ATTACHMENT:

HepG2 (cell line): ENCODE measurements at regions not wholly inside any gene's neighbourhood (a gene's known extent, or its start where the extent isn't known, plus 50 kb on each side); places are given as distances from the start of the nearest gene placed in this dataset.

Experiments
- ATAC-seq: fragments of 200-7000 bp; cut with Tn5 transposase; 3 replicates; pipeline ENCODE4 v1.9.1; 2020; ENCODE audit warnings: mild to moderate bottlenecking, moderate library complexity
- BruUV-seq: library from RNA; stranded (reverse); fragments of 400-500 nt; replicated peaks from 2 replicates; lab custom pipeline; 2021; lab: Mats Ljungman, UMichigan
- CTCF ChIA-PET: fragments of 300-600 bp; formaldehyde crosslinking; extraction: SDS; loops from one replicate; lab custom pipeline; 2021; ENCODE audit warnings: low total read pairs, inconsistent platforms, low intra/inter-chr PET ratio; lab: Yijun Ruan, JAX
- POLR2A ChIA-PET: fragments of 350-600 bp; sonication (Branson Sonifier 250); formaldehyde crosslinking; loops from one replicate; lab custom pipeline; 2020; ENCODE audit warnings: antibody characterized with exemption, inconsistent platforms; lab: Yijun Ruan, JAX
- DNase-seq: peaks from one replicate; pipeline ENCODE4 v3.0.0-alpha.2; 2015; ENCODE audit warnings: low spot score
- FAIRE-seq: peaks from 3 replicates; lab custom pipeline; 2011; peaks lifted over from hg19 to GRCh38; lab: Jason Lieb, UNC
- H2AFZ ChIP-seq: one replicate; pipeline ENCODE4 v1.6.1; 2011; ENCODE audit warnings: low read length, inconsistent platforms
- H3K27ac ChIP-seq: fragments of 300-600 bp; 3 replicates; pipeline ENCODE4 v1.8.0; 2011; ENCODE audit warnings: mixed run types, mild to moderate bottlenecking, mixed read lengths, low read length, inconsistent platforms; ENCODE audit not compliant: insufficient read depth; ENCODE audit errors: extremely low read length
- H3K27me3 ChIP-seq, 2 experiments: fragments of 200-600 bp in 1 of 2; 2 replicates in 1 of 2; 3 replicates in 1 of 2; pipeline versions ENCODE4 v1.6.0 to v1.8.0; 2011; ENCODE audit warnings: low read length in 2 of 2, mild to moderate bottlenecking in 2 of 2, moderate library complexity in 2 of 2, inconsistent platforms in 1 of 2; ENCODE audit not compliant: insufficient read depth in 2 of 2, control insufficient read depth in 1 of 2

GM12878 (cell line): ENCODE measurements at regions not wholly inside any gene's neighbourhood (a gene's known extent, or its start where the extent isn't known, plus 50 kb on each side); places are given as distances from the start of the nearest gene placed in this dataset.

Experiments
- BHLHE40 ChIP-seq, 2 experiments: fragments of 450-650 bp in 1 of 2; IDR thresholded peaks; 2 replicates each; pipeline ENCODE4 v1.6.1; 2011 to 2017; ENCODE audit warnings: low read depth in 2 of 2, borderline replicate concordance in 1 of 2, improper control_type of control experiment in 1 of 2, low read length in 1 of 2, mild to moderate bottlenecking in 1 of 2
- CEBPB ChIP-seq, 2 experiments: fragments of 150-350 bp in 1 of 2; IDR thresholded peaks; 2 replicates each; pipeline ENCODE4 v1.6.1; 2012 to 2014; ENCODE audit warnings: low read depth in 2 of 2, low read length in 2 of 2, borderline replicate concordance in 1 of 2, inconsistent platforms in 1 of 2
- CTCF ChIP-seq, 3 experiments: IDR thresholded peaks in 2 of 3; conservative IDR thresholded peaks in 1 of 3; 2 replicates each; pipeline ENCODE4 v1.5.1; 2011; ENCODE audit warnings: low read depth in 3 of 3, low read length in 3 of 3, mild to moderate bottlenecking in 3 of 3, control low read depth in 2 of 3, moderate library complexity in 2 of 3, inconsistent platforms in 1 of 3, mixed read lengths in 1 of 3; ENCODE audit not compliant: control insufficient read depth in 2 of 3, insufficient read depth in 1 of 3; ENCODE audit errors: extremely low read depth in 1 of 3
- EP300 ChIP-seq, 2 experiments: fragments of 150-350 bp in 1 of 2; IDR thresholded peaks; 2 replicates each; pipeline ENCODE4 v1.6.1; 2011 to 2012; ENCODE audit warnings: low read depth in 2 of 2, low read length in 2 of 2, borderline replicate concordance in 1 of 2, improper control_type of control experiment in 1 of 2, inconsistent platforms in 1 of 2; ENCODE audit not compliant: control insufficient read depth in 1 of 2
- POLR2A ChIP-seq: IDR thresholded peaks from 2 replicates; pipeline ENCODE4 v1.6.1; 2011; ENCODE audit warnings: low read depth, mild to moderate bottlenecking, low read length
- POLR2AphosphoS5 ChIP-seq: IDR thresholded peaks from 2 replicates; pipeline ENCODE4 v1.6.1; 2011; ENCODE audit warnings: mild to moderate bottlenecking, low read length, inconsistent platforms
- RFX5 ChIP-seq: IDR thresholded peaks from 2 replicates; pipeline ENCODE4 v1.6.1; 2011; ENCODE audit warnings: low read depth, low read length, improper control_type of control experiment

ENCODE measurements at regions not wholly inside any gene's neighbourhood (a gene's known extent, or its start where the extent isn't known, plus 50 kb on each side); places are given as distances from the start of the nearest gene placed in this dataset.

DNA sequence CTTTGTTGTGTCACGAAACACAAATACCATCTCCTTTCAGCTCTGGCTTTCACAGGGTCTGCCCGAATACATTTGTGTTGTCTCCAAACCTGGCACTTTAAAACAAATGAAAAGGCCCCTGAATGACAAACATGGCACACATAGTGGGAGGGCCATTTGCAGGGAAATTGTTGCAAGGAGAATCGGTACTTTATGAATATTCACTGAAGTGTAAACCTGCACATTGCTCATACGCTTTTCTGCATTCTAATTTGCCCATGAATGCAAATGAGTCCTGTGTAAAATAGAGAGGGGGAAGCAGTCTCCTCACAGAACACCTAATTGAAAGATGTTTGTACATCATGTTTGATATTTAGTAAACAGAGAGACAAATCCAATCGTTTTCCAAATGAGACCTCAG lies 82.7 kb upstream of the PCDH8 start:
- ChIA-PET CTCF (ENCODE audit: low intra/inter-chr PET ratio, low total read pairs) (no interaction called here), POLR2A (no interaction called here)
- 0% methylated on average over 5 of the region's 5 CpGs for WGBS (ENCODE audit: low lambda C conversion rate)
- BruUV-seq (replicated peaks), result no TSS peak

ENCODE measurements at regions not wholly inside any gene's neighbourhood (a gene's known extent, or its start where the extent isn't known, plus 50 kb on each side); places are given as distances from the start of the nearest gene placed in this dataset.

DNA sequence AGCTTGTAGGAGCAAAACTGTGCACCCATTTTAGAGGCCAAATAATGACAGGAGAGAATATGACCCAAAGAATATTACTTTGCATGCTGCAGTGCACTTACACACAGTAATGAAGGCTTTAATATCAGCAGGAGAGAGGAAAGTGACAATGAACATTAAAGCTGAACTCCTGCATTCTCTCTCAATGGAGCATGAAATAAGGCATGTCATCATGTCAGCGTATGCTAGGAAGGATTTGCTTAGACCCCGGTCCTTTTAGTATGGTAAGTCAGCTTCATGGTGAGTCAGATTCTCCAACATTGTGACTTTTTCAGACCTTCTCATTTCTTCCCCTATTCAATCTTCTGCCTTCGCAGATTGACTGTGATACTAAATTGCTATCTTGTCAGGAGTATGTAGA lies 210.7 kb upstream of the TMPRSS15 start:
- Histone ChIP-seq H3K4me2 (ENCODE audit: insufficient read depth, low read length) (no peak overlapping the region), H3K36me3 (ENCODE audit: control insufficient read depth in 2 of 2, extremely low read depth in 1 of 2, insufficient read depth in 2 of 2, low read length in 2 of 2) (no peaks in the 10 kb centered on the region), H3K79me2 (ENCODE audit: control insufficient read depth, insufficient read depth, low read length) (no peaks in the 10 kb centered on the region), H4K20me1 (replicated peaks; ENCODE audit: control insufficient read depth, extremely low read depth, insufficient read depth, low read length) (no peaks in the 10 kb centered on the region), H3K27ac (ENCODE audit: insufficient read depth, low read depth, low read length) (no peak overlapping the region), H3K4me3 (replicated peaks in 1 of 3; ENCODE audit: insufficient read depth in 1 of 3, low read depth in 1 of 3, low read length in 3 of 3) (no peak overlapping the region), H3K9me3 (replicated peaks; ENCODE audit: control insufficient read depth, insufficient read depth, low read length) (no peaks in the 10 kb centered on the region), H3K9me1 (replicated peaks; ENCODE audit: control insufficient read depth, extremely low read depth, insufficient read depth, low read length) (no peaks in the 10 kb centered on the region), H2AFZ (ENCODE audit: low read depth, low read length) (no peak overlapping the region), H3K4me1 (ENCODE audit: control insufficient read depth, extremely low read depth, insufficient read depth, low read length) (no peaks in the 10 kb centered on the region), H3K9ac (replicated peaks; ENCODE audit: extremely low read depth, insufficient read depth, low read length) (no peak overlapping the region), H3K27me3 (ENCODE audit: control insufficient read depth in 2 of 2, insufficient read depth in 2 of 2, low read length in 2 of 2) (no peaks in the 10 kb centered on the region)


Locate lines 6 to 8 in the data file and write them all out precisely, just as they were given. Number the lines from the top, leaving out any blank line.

- POLR2A ChIA-PET: fragments of 350-600 bp; sonication (Branson Sonifier 250); formaldehyde crosslinking; loops from one replicate; lab custom pipeline; 2020; ENCODE audit warnings: antibody characterized with exemption, inconsistent platforms; lab: Yijun Ruan, JAX
- DNase-seq: peaks from one replicate; pipeline ENCODE4 v3.0.0-alpha.2; 2015; ENCODE audit warnings: low spot score
- FAIRE-seq: peaks from 3 replicates; lab custom pipeline; 2011; peaks lifted over from hg19 to GRCh38; lab: Jason Lieb, UNC